chapter  3
Journal Collection Development: Challenges, Issues, and Strategies
Pages 28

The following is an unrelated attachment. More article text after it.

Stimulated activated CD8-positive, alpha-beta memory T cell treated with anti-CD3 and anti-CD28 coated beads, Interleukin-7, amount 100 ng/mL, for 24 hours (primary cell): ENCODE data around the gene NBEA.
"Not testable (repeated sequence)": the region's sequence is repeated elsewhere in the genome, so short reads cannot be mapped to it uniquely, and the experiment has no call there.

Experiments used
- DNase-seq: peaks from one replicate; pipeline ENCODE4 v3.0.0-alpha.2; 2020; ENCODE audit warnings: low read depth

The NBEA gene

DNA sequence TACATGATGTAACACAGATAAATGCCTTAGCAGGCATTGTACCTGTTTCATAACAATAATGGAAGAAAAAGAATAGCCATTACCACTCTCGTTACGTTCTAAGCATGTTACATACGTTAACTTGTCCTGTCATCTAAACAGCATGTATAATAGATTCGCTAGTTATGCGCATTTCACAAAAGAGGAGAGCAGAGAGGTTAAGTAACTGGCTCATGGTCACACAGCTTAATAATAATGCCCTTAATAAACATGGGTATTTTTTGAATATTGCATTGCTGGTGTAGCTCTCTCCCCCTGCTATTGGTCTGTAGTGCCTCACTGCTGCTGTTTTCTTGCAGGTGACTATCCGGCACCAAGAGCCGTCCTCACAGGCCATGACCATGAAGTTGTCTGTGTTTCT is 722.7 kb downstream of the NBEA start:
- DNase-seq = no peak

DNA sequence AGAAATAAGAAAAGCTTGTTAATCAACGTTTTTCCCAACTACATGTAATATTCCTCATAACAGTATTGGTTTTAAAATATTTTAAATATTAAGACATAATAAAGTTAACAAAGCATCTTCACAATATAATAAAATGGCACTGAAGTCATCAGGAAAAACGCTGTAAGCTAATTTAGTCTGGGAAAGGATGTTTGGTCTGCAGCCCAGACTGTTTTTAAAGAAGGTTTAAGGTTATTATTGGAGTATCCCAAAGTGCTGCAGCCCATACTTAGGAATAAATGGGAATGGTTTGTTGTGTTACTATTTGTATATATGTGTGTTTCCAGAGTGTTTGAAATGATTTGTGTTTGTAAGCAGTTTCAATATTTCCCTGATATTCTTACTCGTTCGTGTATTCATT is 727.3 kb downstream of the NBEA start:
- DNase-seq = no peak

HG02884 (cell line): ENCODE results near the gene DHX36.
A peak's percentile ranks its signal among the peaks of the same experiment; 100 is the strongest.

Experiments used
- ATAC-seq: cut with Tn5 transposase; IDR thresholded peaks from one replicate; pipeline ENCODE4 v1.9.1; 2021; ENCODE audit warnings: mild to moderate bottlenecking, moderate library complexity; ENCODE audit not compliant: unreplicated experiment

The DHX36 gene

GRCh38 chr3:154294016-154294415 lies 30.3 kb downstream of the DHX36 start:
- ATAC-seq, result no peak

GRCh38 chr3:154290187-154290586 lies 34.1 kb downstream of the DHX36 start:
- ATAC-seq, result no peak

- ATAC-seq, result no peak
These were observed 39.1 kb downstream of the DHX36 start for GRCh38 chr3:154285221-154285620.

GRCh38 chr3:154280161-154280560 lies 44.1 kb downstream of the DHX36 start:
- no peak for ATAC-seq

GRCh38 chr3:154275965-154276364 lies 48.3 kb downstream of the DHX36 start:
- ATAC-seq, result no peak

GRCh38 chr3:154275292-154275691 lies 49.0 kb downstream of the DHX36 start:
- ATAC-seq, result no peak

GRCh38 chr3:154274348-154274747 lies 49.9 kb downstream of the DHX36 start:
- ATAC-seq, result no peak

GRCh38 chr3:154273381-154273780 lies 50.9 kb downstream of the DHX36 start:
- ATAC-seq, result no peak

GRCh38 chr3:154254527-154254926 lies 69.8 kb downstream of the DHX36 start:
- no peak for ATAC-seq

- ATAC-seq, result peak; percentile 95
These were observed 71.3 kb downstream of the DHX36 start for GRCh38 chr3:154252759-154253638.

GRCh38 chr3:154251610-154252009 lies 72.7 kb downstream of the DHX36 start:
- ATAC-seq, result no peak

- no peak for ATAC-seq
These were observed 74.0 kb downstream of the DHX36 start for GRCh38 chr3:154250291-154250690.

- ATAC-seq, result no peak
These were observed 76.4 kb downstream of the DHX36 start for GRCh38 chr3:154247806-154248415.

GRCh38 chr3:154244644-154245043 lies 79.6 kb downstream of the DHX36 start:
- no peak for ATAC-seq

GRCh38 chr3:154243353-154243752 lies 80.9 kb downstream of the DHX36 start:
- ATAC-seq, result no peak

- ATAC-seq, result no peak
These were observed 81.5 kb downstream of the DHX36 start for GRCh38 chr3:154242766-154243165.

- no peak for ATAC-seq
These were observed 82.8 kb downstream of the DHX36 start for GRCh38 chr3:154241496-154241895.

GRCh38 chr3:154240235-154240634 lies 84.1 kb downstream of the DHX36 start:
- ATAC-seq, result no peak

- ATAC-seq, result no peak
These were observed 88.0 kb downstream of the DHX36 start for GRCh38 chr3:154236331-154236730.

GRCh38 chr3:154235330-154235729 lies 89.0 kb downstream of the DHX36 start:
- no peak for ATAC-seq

Major changes in health sciences journal collection development can be traced back to 1992 with the release of the first peer-reviewed electronic scientific journal, The Online Journal of Current Clinical Trials (OJCCT).1 With the arrival of OJCCT and the subsequent proliferation of electronic journals, journal collection development began its whirlwind evolution. Setting aside high inflation and fluctuating exchange rates, the process of journal collection development up to that point had been relatively predictable and stable, focusing solely on print journals within a single institution’s walls. With the arrival and growth of electronic journals, collection development activities expanded exponentially, as content providers and libraries began experimenting with and introducing new electronic publishing options, varied pricing models, and multiple delivery mechanisms. At the same time, new licensing options, collaborative purchasing arrangements, and methods to ensure perpetual digital access became critical considerations. The added complexities of the process increasingly require more time, effort, and information to make informed decisions and stay abreast of current developments.